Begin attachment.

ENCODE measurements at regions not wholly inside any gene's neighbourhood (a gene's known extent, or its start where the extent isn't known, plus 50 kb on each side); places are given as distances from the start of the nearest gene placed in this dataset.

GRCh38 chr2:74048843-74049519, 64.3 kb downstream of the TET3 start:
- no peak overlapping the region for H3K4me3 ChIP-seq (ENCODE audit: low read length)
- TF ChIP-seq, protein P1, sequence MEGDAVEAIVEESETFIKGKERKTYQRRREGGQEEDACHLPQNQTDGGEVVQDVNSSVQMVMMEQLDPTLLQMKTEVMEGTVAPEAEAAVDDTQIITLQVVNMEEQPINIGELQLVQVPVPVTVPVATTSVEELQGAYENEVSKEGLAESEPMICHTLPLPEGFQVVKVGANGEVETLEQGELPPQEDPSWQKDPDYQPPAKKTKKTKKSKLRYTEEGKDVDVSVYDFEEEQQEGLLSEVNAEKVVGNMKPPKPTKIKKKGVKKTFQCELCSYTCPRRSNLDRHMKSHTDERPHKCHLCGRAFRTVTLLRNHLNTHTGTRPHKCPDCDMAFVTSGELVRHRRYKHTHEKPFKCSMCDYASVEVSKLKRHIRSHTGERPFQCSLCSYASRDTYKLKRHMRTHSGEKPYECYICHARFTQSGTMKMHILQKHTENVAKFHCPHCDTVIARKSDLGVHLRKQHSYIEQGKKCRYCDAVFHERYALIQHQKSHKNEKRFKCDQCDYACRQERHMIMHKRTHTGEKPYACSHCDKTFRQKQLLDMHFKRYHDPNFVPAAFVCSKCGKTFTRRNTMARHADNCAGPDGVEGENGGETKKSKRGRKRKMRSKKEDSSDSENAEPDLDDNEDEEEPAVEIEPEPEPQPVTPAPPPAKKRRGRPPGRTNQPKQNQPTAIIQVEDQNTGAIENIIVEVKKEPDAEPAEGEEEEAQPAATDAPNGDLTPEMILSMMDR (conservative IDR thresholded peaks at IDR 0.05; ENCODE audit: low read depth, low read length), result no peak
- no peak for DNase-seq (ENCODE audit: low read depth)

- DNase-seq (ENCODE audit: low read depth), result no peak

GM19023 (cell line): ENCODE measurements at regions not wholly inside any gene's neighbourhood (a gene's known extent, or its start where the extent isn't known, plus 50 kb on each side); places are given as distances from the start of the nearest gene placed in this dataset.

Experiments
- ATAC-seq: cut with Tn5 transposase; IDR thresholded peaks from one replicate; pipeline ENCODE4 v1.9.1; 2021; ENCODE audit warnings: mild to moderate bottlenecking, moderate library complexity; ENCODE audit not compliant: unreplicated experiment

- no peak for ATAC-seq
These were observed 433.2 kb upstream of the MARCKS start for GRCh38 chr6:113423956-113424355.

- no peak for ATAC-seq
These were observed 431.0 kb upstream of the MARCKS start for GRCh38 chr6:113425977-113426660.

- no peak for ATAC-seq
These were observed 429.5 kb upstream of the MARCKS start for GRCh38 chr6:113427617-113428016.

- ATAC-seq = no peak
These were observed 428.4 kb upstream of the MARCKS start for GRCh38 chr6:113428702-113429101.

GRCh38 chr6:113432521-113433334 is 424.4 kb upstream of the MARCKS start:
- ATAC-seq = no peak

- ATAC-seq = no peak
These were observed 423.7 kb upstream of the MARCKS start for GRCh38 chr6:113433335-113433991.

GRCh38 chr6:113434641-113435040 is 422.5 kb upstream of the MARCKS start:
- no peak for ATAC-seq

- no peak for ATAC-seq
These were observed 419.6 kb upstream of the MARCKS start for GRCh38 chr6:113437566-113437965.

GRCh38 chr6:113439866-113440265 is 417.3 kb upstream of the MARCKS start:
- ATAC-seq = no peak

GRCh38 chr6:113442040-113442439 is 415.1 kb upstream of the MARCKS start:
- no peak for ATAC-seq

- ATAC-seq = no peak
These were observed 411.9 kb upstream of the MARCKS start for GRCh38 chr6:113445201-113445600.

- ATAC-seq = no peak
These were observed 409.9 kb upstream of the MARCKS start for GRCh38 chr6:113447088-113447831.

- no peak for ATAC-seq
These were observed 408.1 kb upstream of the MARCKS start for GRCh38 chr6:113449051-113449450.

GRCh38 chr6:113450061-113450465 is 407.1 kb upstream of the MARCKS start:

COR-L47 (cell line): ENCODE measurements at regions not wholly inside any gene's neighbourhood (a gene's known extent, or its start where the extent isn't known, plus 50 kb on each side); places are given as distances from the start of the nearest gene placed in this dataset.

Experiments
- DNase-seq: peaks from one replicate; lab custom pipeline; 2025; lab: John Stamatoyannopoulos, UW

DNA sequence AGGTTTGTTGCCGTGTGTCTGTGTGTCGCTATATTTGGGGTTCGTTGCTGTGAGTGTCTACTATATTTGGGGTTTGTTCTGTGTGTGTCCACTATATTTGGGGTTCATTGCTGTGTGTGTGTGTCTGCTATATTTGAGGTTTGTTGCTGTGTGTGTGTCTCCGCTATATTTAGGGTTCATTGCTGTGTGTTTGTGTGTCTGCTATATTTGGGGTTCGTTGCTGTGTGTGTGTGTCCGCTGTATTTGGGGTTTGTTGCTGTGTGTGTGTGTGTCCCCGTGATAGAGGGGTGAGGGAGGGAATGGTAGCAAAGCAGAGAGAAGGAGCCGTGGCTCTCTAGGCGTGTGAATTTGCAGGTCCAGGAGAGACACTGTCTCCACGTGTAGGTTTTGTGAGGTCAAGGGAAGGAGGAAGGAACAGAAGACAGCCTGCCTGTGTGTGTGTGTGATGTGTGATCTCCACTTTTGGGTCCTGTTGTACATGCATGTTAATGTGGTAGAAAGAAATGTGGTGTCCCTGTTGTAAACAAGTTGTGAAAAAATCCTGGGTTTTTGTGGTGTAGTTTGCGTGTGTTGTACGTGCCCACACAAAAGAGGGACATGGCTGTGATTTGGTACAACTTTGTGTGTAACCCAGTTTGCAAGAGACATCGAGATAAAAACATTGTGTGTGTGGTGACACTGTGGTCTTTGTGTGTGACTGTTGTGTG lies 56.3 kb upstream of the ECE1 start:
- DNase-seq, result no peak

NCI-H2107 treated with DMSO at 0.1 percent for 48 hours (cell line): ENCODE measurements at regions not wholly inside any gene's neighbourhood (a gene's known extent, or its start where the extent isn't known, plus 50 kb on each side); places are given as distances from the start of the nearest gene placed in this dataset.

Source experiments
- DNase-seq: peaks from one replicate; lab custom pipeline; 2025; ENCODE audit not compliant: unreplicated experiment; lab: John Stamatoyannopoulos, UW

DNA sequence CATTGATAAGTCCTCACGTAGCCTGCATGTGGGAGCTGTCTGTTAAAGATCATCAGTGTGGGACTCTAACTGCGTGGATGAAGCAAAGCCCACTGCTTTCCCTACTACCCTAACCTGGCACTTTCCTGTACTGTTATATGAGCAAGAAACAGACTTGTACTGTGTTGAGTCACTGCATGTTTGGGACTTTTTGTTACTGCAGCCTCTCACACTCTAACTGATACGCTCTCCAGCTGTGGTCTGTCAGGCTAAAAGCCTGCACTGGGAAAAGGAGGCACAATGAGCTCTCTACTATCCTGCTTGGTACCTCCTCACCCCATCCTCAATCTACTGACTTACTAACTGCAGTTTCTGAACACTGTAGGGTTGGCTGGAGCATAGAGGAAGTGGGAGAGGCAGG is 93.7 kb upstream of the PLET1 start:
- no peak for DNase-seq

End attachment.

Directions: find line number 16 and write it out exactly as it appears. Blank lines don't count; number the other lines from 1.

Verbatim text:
- ATAC-seq = no peak